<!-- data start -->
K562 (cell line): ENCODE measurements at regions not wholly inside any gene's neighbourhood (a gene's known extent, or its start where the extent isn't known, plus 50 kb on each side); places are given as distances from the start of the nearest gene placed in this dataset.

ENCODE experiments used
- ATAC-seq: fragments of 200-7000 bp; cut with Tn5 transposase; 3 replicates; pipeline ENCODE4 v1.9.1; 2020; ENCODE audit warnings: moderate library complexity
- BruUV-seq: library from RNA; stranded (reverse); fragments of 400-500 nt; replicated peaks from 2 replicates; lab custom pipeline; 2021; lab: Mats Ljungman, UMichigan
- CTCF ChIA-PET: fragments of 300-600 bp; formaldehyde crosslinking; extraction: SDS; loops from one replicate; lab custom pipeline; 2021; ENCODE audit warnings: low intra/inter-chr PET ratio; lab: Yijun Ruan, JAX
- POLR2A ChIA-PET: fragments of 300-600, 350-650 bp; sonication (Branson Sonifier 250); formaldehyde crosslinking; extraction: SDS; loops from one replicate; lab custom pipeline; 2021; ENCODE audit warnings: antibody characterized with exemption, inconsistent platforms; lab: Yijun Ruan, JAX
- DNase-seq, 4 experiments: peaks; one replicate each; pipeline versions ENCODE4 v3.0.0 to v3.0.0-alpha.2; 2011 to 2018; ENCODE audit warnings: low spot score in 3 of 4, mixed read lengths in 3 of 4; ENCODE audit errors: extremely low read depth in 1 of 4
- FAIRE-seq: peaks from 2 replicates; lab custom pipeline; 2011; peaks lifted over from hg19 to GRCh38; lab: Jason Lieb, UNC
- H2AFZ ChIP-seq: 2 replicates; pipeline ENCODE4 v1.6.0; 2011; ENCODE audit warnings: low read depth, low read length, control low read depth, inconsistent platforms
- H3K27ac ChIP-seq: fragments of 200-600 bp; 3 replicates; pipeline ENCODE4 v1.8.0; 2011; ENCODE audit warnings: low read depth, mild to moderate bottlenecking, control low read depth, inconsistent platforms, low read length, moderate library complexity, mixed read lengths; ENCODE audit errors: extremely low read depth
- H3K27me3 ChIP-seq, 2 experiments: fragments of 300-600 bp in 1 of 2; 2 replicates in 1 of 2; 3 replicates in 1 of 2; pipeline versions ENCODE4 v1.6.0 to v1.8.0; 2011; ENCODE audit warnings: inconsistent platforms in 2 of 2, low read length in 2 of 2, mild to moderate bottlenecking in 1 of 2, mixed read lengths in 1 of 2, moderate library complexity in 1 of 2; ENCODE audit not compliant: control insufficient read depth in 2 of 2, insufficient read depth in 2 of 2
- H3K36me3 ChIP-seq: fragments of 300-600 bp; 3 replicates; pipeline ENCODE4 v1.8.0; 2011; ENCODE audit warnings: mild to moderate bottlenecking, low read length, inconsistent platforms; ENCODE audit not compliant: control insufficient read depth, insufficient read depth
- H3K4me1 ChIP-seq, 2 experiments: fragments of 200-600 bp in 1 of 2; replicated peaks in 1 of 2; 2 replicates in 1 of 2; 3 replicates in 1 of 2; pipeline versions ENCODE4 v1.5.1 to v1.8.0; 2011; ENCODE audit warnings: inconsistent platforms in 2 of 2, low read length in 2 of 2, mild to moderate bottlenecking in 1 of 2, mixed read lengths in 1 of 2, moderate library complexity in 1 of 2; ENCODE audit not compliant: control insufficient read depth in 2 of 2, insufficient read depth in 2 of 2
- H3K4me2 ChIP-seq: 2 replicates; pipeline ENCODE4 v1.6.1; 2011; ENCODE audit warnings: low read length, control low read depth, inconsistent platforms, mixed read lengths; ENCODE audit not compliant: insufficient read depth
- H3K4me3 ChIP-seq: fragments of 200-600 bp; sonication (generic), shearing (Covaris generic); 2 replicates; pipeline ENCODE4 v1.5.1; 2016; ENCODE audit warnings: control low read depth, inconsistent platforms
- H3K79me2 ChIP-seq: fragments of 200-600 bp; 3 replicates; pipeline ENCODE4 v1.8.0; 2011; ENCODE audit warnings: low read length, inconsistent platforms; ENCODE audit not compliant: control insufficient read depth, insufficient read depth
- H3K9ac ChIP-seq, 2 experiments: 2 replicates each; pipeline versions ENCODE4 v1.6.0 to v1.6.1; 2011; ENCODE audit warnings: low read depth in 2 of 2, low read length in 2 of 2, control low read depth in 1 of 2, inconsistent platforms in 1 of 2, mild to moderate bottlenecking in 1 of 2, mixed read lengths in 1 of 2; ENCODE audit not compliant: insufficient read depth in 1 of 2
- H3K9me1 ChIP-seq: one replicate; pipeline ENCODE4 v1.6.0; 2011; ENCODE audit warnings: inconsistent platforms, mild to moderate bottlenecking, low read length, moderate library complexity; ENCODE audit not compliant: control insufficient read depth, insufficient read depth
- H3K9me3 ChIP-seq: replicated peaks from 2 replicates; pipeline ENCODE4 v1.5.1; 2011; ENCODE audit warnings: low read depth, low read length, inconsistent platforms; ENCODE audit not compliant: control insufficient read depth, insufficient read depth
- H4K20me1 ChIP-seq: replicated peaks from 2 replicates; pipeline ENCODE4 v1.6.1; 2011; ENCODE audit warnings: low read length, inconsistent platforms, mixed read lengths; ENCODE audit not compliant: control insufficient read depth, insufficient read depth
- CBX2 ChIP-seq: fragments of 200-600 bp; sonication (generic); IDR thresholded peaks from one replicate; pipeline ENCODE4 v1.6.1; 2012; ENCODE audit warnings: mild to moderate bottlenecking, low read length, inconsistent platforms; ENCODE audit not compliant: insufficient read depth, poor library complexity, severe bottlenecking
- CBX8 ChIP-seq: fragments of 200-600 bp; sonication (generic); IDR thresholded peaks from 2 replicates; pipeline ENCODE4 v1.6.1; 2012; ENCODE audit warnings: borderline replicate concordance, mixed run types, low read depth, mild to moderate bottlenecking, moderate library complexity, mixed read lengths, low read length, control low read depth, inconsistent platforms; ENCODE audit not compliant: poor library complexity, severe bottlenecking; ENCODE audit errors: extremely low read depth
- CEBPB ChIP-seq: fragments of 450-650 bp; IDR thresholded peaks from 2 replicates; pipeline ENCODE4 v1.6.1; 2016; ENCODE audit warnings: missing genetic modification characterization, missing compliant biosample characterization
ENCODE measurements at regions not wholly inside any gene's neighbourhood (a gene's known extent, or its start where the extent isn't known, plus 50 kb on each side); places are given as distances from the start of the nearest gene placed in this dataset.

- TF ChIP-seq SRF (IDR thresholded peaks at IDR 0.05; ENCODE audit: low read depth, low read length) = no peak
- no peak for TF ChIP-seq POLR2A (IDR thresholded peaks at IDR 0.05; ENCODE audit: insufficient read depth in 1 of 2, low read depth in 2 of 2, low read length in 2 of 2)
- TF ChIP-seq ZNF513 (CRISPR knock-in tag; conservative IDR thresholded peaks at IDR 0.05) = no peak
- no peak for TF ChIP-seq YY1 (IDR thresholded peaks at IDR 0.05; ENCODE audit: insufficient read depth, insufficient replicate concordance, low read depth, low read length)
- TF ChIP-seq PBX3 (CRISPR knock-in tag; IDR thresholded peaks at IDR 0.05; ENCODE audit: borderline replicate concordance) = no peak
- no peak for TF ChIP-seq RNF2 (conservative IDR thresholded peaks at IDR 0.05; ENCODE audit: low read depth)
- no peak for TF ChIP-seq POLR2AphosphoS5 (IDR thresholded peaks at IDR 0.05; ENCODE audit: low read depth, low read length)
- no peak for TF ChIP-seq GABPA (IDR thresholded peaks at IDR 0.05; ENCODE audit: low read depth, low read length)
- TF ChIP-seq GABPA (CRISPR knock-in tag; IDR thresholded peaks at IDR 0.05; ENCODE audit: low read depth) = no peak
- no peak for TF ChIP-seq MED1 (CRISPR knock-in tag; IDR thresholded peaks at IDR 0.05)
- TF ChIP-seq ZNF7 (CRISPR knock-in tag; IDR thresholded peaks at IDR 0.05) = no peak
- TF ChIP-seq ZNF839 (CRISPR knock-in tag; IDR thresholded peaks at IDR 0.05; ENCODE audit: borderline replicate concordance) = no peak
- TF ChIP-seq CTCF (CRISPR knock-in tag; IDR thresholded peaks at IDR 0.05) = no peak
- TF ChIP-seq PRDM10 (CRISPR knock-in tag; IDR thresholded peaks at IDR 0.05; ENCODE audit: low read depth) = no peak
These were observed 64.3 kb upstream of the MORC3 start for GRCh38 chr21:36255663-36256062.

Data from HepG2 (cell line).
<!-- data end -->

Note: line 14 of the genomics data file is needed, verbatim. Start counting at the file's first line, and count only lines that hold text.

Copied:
- H3K4me2 ChIP-seq: 2 replicates; pipeline ENCODE4 v1.6.1; 2011; ENCODE audit warnings: low read length, control low read depth, inconsistent platforms, mixed read lengths; ENCODE audit not compliant: insufficient read depth